This is designed by Wendy Johnston of Bright Eyed Owl. Wendy is from the Barossa in South Australia and she loves a good red… a good white… a great bottle of bubbles. She’s the perfect cover artist to design a book that has wine in its veins.
I’m blessed to count two wonderful graphic designers as friends, Wendy and Lu. (Lu is convinced though, that she is destined to be a nurse).
Now the trick for me is, stop cover gazing and start writing. I need to push through with my revisions…
If you would like to read the start to The Goodbye Ride as an excerpt, click here.

 
4 Comments

Posted by on April 25, 2013 in Marketing and promotion, Revisions

 

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Can You Spot My Boob?

It has been a momentous week in the Malone household. My husband is reading my book, His Brand Of Beautiful.

Now to give you some context, these would be my husband’s favourite authors: John Sandford, Michael Robotham and Leah Giarratano – all crime/thrillers. The last book he read was: Dogs Of Winter by Kem Nunn which is about a journo who goes in search of a mystery big wave surfing spot and encounters no end of trouble on the way. I’ve read this book too and it is BLEAK. (Great book, but seriously. HEAs are very few and far between in this one.)

My Crit Partner was surprised to hear that hubby hadn’t read HBOB. My problem was, there was no way I was going to let my husband read it until I had some validation that it was actually any good. (Which, I now have, thanks to Kate Cuthbert at Escape Publishing, and some lovely reviews).

So when hubby announced he wanted my Kindle so he could read my book, I handed it over. Which means I now get the fun of sharing some of his comments along the way (comment in bold):

I like how you describe things. (And he picked out this passage below).

Dark fish-hooks and dagger points curled in his fringe and at his temple, a fat raindrop quivered like it didn’t dare slide.

You know? I’m not enjoying this too badly at all. (Someone tell me whether that’s a double negative?)

Then a conversation I never thought I would hear: Hubby on the phone to his mother talking about my book. (You’ll forgive me that it’s a one-sided conversation – but it will show you that I paid attention in Point Of View school!)

“I’m reading Lily’s book at the moment.”

“No. It’s good. I’m enjoying it. But I haven’t got to any steamy sex scenes yet.”

Me: *Blush*

But then this one came from out of the blue:

“I found a mistake in your book.”

“What? Where?”

Now I could tell you the boob he found, but that would ruin my fun. I have decided to run a competition for anyone who has already read HBOB to spot the mistake. I will give you some clues.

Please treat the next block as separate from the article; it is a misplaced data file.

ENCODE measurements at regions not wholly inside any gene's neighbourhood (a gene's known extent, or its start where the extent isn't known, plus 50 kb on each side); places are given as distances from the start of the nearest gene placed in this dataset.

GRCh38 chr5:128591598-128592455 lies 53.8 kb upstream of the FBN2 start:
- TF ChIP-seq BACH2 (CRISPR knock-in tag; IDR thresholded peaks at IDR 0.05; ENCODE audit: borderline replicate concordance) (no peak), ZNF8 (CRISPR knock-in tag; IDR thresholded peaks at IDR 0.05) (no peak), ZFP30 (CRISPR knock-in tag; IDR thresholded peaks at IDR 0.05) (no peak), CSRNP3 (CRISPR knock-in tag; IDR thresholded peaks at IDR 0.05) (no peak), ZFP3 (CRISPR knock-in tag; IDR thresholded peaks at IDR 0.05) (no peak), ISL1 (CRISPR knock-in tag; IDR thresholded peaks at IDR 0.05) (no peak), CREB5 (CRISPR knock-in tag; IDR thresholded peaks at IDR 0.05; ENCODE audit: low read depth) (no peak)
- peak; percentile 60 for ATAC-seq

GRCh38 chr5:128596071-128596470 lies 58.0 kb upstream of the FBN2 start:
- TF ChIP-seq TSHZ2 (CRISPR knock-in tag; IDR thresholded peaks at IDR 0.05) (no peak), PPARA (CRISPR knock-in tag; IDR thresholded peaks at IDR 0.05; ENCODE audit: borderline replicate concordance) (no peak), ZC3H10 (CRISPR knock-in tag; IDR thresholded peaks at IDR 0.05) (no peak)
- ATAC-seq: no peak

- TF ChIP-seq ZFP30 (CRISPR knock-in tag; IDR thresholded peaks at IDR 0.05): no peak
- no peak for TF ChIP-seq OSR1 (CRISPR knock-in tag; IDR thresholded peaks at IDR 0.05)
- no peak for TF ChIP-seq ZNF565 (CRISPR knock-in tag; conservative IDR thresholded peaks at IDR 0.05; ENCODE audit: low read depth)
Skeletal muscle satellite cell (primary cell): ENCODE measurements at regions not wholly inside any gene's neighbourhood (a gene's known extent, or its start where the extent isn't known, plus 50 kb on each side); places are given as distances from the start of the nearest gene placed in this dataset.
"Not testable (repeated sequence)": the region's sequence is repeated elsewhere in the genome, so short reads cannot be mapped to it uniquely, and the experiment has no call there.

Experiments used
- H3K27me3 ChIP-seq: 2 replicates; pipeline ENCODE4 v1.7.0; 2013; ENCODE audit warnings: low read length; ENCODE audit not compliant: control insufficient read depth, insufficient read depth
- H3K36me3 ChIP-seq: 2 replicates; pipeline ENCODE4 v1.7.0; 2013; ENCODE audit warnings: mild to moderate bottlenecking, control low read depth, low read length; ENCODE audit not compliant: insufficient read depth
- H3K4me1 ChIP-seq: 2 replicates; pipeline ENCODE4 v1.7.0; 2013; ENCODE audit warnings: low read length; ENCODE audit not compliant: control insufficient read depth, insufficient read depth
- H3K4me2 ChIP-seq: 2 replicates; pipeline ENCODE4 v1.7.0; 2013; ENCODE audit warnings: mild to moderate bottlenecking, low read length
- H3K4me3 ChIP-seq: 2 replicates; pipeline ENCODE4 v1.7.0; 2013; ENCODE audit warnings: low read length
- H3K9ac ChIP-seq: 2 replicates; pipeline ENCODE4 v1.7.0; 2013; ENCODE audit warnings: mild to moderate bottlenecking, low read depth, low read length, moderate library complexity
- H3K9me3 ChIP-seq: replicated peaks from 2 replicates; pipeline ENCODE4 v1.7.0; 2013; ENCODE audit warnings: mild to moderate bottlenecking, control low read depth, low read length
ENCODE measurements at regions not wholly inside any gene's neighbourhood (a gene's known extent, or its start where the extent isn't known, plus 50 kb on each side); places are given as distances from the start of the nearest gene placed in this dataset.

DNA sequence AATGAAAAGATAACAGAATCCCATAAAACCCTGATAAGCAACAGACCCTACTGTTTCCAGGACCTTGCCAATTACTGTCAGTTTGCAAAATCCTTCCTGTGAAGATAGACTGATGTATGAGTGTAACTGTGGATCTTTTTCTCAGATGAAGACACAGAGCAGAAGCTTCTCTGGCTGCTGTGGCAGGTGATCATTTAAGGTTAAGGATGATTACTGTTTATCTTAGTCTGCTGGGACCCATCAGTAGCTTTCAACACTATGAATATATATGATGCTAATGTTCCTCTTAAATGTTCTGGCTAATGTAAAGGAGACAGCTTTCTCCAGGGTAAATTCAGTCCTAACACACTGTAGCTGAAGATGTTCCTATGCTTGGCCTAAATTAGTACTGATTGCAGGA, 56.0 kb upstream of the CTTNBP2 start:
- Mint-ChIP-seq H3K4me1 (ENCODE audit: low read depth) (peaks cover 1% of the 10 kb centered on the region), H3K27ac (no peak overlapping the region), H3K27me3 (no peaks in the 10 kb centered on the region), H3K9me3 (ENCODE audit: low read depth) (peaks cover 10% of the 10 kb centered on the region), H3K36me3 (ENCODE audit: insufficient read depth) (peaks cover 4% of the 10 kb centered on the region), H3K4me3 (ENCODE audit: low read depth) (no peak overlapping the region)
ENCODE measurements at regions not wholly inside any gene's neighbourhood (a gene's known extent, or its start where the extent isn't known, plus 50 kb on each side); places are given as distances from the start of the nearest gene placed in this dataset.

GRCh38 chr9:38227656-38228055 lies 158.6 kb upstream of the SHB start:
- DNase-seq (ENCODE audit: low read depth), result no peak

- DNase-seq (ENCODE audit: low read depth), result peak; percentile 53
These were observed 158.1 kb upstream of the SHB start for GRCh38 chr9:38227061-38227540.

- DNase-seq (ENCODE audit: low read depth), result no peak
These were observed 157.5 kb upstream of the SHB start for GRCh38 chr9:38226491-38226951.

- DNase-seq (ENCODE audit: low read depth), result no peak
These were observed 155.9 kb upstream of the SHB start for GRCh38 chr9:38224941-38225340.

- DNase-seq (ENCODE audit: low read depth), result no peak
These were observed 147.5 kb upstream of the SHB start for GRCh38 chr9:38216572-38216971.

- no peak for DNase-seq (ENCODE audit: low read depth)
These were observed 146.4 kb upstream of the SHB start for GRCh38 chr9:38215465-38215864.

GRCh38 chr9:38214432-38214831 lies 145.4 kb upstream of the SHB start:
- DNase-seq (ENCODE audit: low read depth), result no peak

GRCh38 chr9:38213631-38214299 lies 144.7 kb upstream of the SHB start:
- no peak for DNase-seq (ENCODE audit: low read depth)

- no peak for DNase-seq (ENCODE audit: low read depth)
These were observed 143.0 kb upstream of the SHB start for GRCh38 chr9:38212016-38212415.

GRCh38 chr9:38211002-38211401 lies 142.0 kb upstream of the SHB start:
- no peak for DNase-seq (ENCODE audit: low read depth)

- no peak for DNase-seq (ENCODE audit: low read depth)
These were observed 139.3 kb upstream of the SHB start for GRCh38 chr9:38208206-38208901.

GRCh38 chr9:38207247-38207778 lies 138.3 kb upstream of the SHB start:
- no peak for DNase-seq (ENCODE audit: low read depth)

• I think only a bloke would find it (or a woman who is very mechanically minded)
  • It involves an item of household machinery
  • It involves my description of a sound that machinery makes
  • It isn’t to do with a wrench or a spanner or a red shirt (sorry Juanita Kees)

Hubby’s reading of HBOB was interrupted by the weekend and its bevy of football games, but I have just been out for my Sunday afternoon walk and on my return, he is once again ensconced with my Kindle… and he’s just given me another comment:

“I think your main character, Christina, swears too much.”

This is the section he read:

Then she heard it. Pow. Pow. Pow.

All the air rushed from her lungs and she felt tears overflow, slide down her cheeks.

My God, Tate! It sounds like a hammer. Like our kid’s a fucking carpenter.

“I think Christina is too prim and proper to swear so much.”

“She’s not prim and proper!” I say defensively.

“Well, she’s the CEO of a winery… she’s a city girl,” he says defensively. “I don’t think she’d say that in a doctor’s surgery.

I get the last word: “She doesn’t say it, she thinks it!”

And hubby shuts up.

So having had my fun for the afternoon at my wonderful husband’s expense… I’m signing off.

Anyone who would like to play ‘spot my boob’… (ahem), if you can leave me a comment and if someone gets it right (or gets close)… I will gift any person you’d like to nominate their own e-copy of His Brand Of Beautiful.

 

 
7 Comments

Posted by on April 21, 2013 in Marketing and promotion

 

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Hello to The Goodbye Ride

I’ve been inspired by Ros Baxter and Lilliana Anderson and Cate Ellink in recent weeks, all of whom have shared some amazing short stories and excerpts on their blogs.

I’ve been kicking my own goals with my WIP, The Goodbye Ride. I’m about to share it with my critique partners, but I thought – what the heck – let’s share some with the world!

The Goodbye Ride. Lily Malone.

Chapter 1.

Olivia Murphy had brass in pocket. One thousand dollars’ worth of brass to be exact—all hers and all hard-earned. Technically, the money was in her handbag not her pocket, but Liv wasn’t about to split hairs. The sun—for the moment at least—was shining, she’d given herself the day off tomorrow, and her parents were in Melbourne. She had the house to herself for four whole days.

Bliss.

The Lang’s place wasn’t far—just another few hundred metres heading out of town along the Hahndorf main street. She couldn’t see the glint of red, not yet. There were too many hedges in the way, too many neat brush fences, and her prize was set back from the road. Luke’s bike. Her brother’s Ducati Pantah 650. The bike she was about to give Dean Lang ten thousand dollars to buy back.